Consequences of Poor Sleep in Adolescents

Data on children, teens and adults confirm that sleep loss and sleep difficulties can have serious detrimental effects. Research specifically on adolescents and young adults is relatively new and limited, but scientists believe that many effects demonstrated in studies and clinical observations of adults are similar in adolescents. Sleep researchers, therefore, believe that insufficient sleep in teens and young adults is linked to: Increased risk of unintentional injuries and death.

As noted, drowsiness or fatigue has been identified as a principle cause in at least 100,000 traffic crashes each year. In addition, about 1 million, or one-sixth, of traffic crashes in the United States are believed to be attributable to lapses in the driver’s attention; sleep loss and fatigue significantly increase the chances of such lapses occurring. A North Carolina state study found that drivers age 25 or younger cause more than one-half (55 percent) of fallasleep crashes.

National Sleep Foundation

The same symptoms of sleepiness that contribute to traffic crashes can also play a role in non-traffic injuries, such as those associated with handling hazardous equipment in the workplace or in the home. Furthermore, adolescents who have not received sufficient sleep and who consume even small amounts of alcohol are at greater risk of injury than those who are not lacking sleep because sleep loss has been shown to heighten the effects of alcohol. (Roehrs et al., 1994) 

Low grades and poor school perform a n c e. High school students who describe themselves as having academic problems and who are earning C’s or below in school report getting less sleep, having later bedtimes and having more irregular sleep schedules than students reporting higher grades. (Note: A causal relationship has not yet been established.) (Wolfson and Carskadon, 1998)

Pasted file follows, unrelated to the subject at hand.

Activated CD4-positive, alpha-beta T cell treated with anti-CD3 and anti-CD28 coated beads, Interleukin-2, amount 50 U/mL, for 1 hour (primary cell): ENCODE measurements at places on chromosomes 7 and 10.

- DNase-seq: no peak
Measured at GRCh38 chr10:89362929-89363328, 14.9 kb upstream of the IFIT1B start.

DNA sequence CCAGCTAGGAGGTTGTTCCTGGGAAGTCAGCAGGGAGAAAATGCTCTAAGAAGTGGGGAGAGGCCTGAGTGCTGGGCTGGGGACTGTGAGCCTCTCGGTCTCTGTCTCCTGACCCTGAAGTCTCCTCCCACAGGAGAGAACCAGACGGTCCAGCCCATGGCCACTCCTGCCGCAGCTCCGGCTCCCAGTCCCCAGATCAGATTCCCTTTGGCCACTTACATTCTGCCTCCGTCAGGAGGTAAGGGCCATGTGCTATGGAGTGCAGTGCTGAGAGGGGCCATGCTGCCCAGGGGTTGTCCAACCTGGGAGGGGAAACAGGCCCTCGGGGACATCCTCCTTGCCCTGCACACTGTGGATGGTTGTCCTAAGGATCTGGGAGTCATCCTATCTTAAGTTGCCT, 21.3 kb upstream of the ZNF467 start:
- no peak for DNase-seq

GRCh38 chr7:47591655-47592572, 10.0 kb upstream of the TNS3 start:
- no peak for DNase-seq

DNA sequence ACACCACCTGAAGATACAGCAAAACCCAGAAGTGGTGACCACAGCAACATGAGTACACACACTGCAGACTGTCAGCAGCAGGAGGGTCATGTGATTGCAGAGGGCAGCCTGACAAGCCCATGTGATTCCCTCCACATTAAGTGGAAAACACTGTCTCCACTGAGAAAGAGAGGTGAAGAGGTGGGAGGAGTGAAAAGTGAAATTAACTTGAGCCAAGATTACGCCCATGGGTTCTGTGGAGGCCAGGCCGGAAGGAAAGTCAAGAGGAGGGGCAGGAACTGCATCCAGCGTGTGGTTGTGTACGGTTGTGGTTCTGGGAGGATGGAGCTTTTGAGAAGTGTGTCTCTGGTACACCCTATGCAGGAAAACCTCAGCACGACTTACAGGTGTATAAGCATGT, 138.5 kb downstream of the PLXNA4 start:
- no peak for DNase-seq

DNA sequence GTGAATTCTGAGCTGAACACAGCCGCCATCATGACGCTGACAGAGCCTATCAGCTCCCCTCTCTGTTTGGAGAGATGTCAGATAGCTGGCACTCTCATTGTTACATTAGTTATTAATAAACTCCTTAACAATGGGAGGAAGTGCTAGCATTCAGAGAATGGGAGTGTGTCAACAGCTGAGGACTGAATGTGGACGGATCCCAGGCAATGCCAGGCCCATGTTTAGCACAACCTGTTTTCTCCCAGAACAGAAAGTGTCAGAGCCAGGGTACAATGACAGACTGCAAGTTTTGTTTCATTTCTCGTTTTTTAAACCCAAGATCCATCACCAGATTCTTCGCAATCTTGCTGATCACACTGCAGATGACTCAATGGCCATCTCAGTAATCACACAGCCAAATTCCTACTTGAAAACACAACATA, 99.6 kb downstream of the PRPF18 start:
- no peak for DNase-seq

Negative moods (e.g., anger, sadness and fear), difficulty controlling emotions and behavior problems. In one study, female high school students who went to sleep on the weekend two or more hours later than their typical weeknight bedtime reported feeling more depressed than those who did not stay up late on the weekends. (Wolfson and Carskadon, 1998) 

Studies also suggest that sleep loss may be associated with a decreased ability to control, inhibit or change emotional responses. (Dahl, 1999) Some signs of sleepiness, such as inability to stay focused on a task, impulsivity, difficulty “sitting still,” and problems completing tasks, resemble behaviors common also in attention deficit hyperactivity disorder (ADHD) (Dahl, 1999). In addition, a 1995 study of students in transition from junior high to senior high school found that conduct/aggressive behaviors were highly associated with shorter sleep times and later sleep start time. (Wolfson et al., 1995)

Increased likelihood of stimulant use (including caffeine and nicotine), alcohol and similar substances. (Carskadon, 1990)

Teens who are heavily involved in school and community activities, their jobs and other responsibilities appear to be at greater risk for the above effects of sleepiness than those who are less involved in activities and who either do not hold jobs or who work fewer hours. (Carskadon, 1990)


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